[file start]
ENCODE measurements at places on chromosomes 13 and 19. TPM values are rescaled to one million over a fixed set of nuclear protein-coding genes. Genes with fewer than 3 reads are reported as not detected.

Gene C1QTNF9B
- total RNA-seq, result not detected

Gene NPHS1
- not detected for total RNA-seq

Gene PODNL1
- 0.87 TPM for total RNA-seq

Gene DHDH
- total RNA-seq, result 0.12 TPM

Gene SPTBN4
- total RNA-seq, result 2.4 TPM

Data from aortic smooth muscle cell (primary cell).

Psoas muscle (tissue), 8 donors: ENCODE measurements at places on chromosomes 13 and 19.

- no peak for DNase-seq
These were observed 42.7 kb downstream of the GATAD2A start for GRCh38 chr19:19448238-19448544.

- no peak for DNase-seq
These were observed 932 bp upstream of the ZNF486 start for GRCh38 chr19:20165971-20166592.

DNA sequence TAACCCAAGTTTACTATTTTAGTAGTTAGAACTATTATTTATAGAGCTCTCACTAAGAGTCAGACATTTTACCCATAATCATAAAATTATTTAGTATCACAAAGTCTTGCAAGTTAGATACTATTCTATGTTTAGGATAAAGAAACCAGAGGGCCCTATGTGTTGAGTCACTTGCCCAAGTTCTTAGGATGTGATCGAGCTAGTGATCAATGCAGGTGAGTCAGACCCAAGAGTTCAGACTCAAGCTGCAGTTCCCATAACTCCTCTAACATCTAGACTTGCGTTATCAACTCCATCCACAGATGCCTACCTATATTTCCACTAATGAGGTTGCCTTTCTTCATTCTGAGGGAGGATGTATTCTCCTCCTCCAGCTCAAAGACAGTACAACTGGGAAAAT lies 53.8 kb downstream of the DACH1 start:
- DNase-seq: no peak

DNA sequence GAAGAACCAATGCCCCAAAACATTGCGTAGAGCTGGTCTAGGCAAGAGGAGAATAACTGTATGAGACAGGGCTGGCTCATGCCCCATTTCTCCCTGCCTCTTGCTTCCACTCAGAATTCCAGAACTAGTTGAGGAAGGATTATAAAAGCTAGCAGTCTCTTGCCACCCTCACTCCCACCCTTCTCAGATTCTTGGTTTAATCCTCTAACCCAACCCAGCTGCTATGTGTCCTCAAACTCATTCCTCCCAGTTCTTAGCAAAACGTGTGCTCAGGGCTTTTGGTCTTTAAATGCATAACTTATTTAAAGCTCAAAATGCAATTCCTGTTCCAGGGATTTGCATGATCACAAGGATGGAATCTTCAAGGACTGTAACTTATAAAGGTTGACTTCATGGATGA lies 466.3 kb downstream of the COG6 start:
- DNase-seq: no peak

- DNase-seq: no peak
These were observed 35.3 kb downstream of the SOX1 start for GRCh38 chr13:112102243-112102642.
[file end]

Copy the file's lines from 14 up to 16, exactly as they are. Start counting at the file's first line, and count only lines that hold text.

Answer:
- no peak for DNase-seq
These were observed 42.7 kb downstream of the GATAD2A start for GRCh38 chr19:19448238-19448544.

- no peak for DNase-seq